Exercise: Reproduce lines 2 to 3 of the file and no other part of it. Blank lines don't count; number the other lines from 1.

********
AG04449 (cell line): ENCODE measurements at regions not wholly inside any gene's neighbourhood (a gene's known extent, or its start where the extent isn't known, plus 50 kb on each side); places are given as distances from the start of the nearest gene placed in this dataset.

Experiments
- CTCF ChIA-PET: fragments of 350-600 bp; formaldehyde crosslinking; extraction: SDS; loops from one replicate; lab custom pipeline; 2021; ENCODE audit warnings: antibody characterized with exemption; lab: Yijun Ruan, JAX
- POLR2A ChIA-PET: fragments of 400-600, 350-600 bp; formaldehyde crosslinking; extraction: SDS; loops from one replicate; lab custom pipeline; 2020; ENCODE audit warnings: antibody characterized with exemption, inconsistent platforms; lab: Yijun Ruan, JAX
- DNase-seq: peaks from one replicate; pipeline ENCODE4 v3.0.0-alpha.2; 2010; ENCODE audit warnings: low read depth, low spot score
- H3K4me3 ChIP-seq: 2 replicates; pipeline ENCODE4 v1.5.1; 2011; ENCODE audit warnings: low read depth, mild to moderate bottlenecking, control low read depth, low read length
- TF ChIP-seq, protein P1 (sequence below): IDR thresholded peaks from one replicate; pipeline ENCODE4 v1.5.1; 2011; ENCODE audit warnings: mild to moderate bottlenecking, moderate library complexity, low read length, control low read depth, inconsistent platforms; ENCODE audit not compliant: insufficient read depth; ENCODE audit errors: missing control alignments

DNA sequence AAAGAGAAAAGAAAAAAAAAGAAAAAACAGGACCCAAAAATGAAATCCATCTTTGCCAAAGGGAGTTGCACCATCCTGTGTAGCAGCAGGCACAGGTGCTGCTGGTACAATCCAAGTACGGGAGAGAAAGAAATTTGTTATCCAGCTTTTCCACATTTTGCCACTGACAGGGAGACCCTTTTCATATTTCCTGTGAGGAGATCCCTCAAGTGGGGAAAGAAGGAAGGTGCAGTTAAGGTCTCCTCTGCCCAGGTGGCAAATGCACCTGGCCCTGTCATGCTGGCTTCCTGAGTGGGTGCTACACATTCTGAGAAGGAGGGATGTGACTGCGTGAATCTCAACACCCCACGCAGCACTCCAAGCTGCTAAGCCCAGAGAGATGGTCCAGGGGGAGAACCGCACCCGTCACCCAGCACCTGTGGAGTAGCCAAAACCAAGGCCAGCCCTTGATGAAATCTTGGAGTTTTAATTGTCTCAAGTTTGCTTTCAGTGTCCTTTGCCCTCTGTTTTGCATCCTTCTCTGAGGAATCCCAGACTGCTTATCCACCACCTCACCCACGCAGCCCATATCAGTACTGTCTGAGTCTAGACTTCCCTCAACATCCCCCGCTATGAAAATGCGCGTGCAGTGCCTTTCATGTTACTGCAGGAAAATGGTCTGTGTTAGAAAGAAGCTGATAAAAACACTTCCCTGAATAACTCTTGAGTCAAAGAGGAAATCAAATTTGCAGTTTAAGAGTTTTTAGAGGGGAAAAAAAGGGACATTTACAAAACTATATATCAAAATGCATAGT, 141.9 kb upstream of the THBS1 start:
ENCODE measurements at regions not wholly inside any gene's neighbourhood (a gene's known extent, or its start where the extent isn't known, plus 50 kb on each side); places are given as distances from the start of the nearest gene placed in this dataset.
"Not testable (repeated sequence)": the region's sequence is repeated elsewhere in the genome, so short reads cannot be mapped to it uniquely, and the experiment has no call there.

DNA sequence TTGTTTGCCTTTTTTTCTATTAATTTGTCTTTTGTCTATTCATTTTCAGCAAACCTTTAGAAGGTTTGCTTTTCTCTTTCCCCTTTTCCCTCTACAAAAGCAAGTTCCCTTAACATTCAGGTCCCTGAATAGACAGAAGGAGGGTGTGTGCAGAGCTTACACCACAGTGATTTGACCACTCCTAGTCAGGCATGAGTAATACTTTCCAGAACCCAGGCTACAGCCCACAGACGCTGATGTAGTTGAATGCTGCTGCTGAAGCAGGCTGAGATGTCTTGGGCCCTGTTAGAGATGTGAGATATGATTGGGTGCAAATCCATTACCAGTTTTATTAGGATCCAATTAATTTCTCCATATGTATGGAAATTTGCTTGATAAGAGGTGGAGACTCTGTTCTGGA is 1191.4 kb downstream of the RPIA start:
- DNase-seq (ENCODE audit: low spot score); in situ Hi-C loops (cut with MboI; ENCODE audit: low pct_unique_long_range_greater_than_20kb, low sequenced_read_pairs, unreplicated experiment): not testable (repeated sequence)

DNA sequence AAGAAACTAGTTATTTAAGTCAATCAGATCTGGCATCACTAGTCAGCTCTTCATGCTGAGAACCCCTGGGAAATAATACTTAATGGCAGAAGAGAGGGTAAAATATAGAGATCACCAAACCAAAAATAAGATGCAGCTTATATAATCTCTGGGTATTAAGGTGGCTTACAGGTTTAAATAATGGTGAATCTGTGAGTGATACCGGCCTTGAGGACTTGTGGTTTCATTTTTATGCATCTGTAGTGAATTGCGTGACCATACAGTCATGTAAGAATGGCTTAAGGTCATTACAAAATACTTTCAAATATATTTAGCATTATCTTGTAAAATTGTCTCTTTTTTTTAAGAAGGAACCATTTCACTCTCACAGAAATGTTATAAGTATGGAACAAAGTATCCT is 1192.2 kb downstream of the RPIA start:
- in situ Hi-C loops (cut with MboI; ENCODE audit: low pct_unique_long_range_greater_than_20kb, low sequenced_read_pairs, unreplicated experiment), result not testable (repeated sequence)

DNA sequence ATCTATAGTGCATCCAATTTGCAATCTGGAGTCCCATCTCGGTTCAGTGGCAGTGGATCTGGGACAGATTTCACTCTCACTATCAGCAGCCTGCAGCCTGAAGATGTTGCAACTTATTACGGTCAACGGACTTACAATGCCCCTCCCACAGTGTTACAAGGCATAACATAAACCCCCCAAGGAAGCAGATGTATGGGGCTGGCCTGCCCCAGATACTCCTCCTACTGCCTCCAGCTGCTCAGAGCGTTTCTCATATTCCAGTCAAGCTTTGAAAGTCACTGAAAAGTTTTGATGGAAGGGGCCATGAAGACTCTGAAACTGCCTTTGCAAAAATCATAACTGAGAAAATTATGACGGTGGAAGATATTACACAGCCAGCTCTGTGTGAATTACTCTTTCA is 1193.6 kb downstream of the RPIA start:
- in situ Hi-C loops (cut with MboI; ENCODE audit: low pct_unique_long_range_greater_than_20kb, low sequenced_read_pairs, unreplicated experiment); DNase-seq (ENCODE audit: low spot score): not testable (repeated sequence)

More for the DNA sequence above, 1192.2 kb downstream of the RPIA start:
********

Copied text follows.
Experiments
- CTCF ChIA-PET: fragments of 350-600 bp; formaldehyde crosslinking; extraction: SDS; loops from one replicate; lab custom pipeline; 2021; ENCODE audit warnings: antibody characterized with exemption; lab: Yijun Ruan, JAX